On a series of unanimous votes, legislative budget writers have set a budget for the state Department of Correction that shows a 7.1 percent increase in state general funds, and 5.6 percent increase in total funds. The increases come almost entirely from required contract increases with private providers, for everything from prison medical services to operation of the privately run prison south of Boise that’s operated by the Corrections Corp. of America, the Idaho Correctional Center.
Rep. Shirley Ringo, D-Moscow, proposed attaching intent language to the budget noting that the contract with CCA is due to expire on June 30, 2014. “Even though the contract may be extended twice more with two-year options, the Department of Correction is encouraged to solicit new proposals through the open competitive bid process,” the intent language says. “The department is further encouraged to submit its own bid, on behalf of the state, for the management and operations of this facility.”
Sen. Steve Vick, R-Dalton Gardens, asked state Corrections Director Brent Reinke, “If this intent language passed, would there be additional work for the department?” Reinke responded, “That’s no small task to draft an RFP of this size. … There would be additional work, but there would be sufficient time.” Reinke said the contract is important enough that the work and time involved would be well worth it. “I think it’s very important that we do our due diligence,” he said.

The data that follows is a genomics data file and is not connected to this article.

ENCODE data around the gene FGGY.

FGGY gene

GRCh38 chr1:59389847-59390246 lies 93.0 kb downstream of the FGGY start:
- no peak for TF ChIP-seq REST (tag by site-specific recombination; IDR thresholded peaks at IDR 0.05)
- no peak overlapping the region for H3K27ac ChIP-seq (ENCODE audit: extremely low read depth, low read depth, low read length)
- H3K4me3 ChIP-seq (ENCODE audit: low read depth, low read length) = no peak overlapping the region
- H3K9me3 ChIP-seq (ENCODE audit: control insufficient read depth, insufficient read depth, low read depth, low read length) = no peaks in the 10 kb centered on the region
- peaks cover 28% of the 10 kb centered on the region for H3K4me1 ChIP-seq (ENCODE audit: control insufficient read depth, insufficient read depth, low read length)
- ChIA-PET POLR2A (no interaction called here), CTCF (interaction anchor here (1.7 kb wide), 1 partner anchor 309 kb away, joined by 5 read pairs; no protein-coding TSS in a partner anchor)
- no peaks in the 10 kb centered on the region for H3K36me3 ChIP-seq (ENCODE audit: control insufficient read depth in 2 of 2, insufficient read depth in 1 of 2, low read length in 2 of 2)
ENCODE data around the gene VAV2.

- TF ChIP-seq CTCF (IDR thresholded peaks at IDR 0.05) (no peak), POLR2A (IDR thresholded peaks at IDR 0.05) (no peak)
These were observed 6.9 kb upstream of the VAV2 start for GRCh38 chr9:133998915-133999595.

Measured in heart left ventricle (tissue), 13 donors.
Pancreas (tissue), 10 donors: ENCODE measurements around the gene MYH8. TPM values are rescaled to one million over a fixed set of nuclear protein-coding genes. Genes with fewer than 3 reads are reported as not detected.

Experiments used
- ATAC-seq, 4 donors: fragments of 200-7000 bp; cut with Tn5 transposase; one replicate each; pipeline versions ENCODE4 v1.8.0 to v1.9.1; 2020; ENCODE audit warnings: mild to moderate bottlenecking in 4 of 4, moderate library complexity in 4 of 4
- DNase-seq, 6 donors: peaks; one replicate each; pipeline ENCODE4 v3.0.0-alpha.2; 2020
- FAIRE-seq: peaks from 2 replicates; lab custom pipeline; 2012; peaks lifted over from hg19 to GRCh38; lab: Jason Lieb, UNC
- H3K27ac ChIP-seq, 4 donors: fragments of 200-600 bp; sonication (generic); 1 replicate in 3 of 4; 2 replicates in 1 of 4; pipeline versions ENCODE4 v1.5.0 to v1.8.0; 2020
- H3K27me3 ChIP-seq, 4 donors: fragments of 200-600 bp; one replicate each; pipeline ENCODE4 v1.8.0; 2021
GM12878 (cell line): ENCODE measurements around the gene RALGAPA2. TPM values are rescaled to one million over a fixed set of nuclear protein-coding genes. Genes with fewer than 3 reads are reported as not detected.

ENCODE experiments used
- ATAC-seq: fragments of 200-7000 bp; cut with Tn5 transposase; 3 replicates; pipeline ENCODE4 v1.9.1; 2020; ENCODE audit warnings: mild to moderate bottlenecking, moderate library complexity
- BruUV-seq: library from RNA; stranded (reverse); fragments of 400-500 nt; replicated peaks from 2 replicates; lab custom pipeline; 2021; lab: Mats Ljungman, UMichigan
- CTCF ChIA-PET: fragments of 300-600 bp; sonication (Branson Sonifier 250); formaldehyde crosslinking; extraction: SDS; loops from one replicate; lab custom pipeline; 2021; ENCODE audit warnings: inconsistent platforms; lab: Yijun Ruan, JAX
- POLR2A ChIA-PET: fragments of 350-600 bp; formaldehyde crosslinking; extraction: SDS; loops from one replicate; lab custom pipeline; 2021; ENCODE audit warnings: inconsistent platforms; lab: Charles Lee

Several years ago, Reinke proposed having the state submit its own bid to run the ICC to compare to the private firm’s bid, but the state Board of Correction rejected that idea.
Ringo said, “Privatization isn’t always the best way to go. We should always evaluate the relative advantages.” She said, I would certainly like to see some information about what the costs and benefits would be to having the state provide that service. We own that building.” That information, she said, is needed “so the state can make the right decision.”
The ICC has been plagued by problems including a series of lawsuits over prison violence and charges that the CCA scrimped on staffing and allowed prison gangs to help run the lockup.
The prison budget, including all divisions and the Commission for Pardons & Parole, was set at $180.8 million in state general funds for next year, and $202 million in total funds. The committee is still debating Ringo’s intent language…